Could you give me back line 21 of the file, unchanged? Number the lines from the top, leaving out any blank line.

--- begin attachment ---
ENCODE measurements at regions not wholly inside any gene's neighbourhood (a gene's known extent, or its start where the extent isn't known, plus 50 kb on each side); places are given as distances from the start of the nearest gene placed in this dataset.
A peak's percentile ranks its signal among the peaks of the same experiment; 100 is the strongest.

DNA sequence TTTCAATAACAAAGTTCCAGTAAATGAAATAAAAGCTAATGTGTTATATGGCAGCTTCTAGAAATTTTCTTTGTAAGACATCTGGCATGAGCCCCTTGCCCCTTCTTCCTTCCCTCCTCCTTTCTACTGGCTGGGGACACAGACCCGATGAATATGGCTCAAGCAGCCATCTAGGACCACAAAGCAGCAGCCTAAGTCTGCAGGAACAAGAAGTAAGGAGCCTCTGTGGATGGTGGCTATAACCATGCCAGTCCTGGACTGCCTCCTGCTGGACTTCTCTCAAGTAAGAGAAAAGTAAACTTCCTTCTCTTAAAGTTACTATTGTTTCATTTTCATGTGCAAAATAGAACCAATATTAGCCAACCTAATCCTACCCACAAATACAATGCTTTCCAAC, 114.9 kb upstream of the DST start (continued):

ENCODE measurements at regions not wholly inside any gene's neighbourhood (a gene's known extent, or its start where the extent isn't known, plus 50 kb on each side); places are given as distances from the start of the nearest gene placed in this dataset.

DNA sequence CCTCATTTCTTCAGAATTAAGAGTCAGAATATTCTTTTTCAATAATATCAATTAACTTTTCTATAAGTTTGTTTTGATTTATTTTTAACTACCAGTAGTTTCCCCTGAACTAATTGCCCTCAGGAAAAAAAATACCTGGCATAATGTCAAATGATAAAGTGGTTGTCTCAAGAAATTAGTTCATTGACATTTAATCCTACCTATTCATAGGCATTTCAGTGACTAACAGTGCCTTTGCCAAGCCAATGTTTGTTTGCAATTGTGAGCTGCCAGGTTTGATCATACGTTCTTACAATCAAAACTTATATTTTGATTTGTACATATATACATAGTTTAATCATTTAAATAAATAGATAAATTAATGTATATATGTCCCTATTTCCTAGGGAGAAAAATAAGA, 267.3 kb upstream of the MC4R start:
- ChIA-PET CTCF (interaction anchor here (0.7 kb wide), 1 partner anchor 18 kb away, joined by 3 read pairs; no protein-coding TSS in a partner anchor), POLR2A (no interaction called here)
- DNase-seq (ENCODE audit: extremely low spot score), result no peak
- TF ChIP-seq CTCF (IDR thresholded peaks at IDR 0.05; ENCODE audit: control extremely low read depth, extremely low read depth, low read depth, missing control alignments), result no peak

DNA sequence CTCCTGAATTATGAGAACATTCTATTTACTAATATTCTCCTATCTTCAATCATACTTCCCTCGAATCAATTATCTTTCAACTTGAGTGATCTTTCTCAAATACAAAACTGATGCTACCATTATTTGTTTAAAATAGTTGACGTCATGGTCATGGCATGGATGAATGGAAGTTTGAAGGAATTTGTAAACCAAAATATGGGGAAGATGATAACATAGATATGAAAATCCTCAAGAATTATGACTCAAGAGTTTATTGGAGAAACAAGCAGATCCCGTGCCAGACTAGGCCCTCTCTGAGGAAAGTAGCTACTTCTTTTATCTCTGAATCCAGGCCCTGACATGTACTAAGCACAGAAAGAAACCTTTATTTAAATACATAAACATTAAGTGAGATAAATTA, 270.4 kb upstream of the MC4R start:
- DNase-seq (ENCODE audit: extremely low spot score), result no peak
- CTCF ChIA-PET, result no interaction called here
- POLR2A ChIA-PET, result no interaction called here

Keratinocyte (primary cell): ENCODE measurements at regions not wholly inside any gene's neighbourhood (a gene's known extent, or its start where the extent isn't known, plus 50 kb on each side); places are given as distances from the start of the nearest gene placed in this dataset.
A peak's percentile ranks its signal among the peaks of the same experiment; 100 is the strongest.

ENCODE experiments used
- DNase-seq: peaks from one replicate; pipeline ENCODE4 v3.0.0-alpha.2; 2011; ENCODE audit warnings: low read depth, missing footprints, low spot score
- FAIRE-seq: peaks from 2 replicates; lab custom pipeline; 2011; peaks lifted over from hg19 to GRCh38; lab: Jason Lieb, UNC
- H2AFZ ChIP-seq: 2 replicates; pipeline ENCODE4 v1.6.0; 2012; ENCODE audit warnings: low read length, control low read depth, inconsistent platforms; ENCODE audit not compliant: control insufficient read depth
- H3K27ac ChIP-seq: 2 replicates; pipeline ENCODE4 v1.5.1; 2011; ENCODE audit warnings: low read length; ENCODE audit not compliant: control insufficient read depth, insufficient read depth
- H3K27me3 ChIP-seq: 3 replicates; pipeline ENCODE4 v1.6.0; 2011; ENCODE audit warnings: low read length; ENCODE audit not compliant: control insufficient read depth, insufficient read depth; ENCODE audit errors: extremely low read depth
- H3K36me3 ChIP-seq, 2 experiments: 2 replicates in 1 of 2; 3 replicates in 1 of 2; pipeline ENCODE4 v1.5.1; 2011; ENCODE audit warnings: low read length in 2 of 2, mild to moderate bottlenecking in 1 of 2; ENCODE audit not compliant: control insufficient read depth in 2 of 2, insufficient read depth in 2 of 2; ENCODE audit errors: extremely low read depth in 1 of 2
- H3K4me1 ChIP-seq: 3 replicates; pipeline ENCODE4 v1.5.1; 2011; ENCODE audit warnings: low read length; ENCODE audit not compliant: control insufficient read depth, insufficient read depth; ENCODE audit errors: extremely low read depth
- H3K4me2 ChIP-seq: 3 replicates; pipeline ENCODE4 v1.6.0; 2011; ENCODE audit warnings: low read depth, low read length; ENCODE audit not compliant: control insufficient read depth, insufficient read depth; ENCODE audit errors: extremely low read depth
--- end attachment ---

- H3K36me3 ChIP-seq, 2 experiments: 2 replicates in 1 of 2; 3 replicates in 1 of 2; pipeline ENCODE4 v1.5.1; 2011; ENCODE audit warnings: low read length in 2 of 2, mild to moderate bottlenecking in 1 of 2; ENCODE audit not compliant: control insufficient read depth in 2 of 2, insufficient read depth in 2 of 2; ENCODE audit errors: extremely low read depth in 1 of 2